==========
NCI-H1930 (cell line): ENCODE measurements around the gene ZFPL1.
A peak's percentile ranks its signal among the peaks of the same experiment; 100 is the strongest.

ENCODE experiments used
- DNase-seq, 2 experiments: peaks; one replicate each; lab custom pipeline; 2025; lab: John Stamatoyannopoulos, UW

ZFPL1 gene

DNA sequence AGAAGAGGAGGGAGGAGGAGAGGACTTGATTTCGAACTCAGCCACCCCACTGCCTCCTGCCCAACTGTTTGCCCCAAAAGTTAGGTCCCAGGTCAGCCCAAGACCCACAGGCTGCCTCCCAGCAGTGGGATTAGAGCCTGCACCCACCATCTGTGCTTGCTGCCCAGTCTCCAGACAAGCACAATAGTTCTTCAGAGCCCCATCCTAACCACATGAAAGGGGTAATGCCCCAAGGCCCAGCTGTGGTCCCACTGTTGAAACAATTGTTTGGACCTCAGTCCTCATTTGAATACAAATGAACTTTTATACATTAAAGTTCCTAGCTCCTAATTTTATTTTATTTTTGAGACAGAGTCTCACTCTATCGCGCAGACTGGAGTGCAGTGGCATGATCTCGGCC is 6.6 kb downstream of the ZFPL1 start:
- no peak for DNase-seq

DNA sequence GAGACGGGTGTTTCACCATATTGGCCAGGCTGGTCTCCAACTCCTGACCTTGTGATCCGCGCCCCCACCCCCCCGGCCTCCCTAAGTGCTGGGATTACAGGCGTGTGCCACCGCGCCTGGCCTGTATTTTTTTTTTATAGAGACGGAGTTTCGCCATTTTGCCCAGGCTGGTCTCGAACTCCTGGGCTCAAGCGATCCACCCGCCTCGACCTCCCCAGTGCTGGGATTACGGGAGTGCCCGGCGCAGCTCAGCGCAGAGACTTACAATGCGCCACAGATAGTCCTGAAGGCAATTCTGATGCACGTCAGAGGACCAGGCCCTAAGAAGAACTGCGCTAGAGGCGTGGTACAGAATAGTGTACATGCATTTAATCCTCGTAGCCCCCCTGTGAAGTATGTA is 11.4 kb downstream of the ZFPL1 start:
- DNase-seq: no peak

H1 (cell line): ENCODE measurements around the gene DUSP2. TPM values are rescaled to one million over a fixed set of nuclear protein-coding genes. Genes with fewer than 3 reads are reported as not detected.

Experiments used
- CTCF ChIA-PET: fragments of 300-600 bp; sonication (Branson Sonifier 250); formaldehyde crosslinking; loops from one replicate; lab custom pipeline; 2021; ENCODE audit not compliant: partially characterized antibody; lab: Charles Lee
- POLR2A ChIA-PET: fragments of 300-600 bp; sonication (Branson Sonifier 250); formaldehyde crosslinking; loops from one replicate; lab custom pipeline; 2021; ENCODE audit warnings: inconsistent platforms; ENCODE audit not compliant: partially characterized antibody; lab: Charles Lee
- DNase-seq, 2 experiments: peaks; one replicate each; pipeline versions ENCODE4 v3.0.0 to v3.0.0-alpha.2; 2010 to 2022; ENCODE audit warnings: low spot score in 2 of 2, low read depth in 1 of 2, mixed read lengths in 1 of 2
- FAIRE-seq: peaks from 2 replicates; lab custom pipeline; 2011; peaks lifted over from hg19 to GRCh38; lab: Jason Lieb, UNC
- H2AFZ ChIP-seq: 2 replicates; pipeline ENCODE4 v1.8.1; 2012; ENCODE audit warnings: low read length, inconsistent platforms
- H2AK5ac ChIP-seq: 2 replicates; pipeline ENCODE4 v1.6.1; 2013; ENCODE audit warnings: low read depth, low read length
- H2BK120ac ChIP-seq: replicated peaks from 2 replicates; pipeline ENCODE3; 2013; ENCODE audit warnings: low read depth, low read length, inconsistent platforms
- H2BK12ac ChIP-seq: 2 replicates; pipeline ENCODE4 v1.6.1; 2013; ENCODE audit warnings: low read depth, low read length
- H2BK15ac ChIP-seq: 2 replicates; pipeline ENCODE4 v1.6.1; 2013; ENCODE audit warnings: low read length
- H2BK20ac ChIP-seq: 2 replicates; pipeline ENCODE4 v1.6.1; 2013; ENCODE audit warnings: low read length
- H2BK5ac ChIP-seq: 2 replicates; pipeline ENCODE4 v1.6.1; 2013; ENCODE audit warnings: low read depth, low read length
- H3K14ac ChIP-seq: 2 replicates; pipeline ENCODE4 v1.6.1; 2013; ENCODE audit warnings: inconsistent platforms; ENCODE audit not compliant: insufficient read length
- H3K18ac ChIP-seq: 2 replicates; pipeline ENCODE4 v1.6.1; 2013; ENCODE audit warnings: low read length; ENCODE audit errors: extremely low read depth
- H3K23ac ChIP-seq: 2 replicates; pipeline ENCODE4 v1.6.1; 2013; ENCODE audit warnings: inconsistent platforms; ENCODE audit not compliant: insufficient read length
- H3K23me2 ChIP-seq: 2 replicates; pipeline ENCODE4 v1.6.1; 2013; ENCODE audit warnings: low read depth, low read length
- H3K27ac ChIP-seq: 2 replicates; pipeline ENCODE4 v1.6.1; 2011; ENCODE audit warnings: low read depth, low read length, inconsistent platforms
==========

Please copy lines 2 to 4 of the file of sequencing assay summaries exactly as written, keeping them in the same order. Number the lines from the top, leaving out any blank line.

A peak's percentile ranks its signal among the peaks of the same experiment; 100 is the strongest.

ENCODE experiments used
- DNase-seq, 2 experiments: peaks; one replicate each; lab custom pipeline; 2025; lab: John Stamatoyannopoulos, UW